"It shall be done, gentlemen," the stolid official assured us. "It shall be done in secret—and at once."

He was true to his word, for at noon next day I received an invitation to call again at the Police Bureau, and was there informed that a small superficial cut upon the first finger of the left hand had been discovered.

Therefore there was no doubt that death had resulted from foul play.

If such were the case, it seemed more than probable that to Count de Chamartin, the intimate associate of Oswald De Gex, a similar dose of orosin had been administered!



CHAPTER THE TWENTY-SIXTH

MORE ABOUT MATEO SANZ

The means by which the unfortunate Baron van Veltrup had met with his death was as ingenious as that practised upon me by the expert thief, Despujol. As I reflected upon all the details as related to me by the valet, Folcker, I suddenly recollected that the Baron's strange visitor, the man who must have placed that sharp scrap of razor-blade within his glove at the moment when the unsuspicious victim had gone outside to speak with his servant, was described as a man with a red face and a dark moustache.

A man who answered such description was the elusive friend of Mademoiselle Jacquelot, of Montauban, the motor bandit Mateo Sanz—the man who had so cleverly evaded the police, and who had no doubt been an intimate friend of Despujol! In order to confirm my suspicions, I at once telegraphed to Senor Rivero in Madrid, urging him to send me a copy of the police photograph of Sanz for identification purposes. That same day I received a reply which informed me that the photograph was in the post, hence I remained in Amsterdam awaiting its arrival.

Four days later it was handed to me, a photograph taken in several positions of the rather round-faced, florid man whom I had seen talking to Mademoiselle at the station at Montauban—the man whom Rivero had followed, but who, on the French police going to arrest him, was found to have fled.

I carried the photograph to Folcker's lodgings and there showed it to him.

"That is the man who met my master, sir!" he cried unhesitatingly. "Only he wore round horn spectacles. His face and moustache are the same. He was not Dutch."

"No. This man is a Spaniard named Sanz, who is well known to the police," I replied.

"Then they should arrest him, for he is no doubt responsible for my poor master's death."

We went together to the Bureau of Police where the valet formally identified the photograph, and made certain declarations concerning the malefactor in question. These he signed.

"I happen to have seen this individual," I explained to the police commissary. "I was with Senor Rivero, head of the Spanish detective department, and we saw him at Montauban. But though Senor Rivero followed him, he escaped."

"Then he is wanted—eh?"

"Yes—for murder."

The Dutch police official gave vent to a low grunt.

"Very well," he said. "I will have inquiry made. I thank you very much for the information."

It seemed to me that he was annoyed because I had dared to dispute his theory that the late Baron had died from natural causes. He was a stolid man, who, having once made up his mind, would not hear any evidence to the contrary.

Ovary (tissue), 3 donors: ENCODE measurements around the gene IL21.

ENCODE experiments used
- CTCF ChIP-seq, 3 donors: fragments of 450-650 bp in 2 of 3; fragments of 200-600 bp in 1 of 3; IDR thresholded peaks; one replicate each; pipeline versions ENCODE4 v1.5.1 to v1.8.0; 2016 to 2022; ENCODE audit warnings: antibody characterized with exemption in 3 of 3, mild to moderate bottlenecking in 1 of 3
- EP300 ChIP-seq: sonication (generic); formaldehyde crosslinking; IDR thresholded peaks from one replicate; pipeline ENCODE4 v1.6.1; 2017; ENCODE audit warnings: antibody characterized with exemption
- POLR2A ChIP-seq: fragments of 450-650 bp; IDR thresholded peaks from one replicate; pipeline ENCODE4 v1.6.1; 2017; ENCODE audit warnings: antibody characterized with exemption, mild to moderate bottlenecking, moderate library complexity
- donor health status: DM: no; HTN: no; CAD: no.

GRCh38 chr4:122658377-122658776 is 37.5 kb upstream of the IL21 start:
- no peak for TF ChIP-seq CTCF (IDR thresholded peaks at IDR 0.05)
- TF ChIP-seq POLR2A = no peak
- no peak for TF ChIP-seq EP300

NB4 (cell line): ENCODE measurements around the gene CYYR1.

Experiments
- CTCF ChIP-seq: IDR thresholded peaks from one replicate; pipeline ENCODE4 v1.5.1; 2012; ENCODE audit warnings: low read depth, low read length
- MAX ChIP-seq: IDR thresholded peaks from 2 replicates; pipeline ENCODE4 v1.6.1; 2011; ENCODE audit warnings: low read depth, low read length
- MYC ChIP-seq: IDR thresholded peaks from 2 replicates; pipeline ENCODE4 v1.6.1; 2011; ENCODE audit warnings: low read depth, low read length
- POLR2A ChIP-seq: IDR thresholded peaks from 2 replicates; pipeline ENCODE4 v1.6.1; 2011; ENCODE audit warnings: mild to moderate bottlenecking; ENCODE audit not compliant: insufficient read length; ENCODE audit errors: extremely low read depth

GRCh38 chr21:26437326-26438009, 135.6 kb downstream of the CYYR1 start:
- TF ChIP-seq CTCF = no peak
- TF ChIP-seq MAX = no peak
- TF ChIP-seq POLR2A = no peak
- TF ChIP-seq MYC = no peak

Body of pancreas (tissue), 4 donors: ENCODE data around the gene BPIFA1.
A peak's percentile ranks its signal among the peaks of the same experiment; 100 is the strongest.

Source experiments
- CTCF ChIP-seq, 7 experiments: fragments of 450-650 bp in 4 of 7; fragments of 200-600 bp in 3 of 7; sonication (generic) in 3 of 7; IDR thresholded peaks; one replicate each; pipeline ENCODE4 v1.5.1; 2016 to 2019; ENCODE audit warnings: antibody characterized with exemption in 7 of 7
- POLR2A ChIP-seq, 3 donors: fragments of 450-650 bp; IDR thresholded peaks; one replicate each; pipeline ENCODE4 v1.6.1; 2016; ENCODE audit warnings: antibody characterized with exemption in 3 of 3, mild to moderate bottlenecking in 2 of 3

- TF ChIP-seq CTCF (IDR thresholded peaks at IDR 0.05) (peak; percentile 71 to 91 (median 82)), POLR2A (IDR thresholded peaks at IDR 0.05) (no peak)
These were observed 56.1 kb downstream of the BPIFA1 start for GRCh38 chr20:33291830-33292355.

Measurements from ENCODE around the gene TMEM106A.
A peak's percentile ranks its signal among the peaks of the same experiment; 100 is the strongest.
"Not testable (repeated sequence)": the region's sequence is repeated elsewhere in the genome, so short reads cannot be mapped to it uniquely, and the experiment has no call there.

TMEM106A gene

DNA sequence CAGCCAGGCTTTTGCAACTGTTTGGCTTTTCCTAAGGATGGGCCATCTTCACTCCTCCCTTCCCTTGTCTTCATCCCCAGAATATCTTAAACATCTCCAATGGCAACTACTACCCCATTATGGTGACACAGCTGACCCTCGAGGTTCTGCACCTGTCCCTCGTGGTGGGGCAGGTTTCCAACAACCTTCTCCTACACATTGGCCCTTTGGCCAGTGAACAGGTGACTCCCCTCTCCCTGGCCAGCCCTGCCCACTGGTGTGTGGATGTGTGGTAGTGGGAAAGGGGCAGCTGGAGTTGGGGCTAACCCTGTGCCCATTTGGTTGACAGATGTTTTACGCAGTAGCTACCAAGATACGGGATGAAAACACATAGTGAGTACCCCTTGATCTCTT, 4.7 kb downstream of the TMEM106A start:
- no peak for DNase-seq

With failing heart I saw that to move him was hopeless, so next day I returned to London, piqued and angry, yet satisfied that I had discovered the true cause of the Baron's lamentable death.

Weeks passed. To pursue the inquiry further seemed quite hopeless. The summer went by, but Mrs. Tennison and her daughter still remained in Lyons. The reports were never hopeful. My poor darling was just the same. There recurred to her ever and anon a remembrance of those three colours which haunted her—red, green and gold.

The Professor was most kind, Gabrielle's mother wrote me. He did everything in his power, and still persevered after failure upon failure.

"I fear poor Gabrielle will never recover," she wrote in one of her letters. "The Professor is always optimistic, but I can read that in his heart he has no hope. The next step will, I dread to think, be hopeless imbecility!"

With that letter in my pocket I went to the office in Westminster each day with leaden heart. The joys of life had become blotted out. I cared for nothing, for no one, and my interest in living further had been suddenly swept away.

Harry Hambledon, as we sat together at breakfast each day, tried in vain to interest me in various ways. He urged me one evening to go with him and Norah to the Palais de Danse, across Hammersmith Bridge, and I was forced to accept. But instead of dancing I sat at a side table and sipped ice drinks. Dancing had no attraction for me.

Very fortunately we were extremely busy at the office. Four big contracts had been entered into by the firm for the lighting and telephones for four new hotels-de-luxe, one at Bude, in Cornwall, one in Knightsbridge, another at Llandudno, in North Wales, and the fourth at Cromer. Hence I was compelled to be ever on the move between Wales, Norfolk, and Cornwall, and perhaps this sudden activity prevented me from brooding too closely over the hopeless condition of the girl with whom I was so deeply in love. In these days electrical engineers have to be pretty active in order to pay their way, and though Francis and Goldsmith was an old-established firm, they were nothing if not up-to-date in their methods.

One morning as I sat in a corner of the London-Exeter express on my way down to Bude, I read in my paper the following:

"Mr. Oswald De Gex, the well-known international financier, is to be entertained on Thursday next to luncheon by the Lord Mayor and Corporation at the Mansion House. The Prime Ministers of Spain and the Netherlands, who are in London on official business, will be included among the guests. Mr. De Gex, though he has a house in London, is seldom here. He has recently been engaged in a great financial scheme to secure for England the whole of the output of the rich oil field recently discovered in Ecuador."